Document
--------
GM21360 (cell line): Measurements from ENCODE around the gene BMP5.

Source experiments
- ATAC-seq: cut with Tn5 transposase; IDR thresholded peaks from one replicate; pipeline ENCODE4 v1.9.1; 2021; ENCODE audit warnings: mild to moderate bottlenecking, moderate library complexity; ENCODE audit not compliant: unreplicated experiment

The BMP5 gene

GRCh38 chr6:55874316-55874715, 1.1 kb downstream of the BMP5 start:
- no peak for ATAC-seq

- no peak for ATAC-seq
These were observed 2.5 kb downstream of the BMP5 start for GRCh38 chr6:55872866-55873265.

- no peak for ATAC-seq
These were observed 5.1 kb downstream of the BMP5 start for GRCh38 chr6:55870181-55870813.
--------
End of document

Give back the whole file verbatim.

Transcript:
GM21360 (cell line): Measurements from ENCODE around the gene BMP5.

Source experiments
- ATAC-seq: cut with Tn5 transposase; IDR thresholded peaks from one replicate; pipeline ENCODE4 v1.9.1; 2021; ENCODE audit warnings: mild to moderate bottlenecking, moderate library complexity; ENCODE audit not compliant: unreplicated experiment

The BMP5 gene

GRCh38 chr6:55874316-55874715, 1.1 kb downstream of the BMP5 start:
- no peak for ATAC-seq

- no peak for ATAC-seq
These were observed 2.5 kb downstream of the BMP5 start for GRCh38 chr6:55872866-55873265.

- no peak for ATAC-seq
These were observed 5.1 kb downstream of the BMP5 start for GRCh38 chr6:55870181-55870813.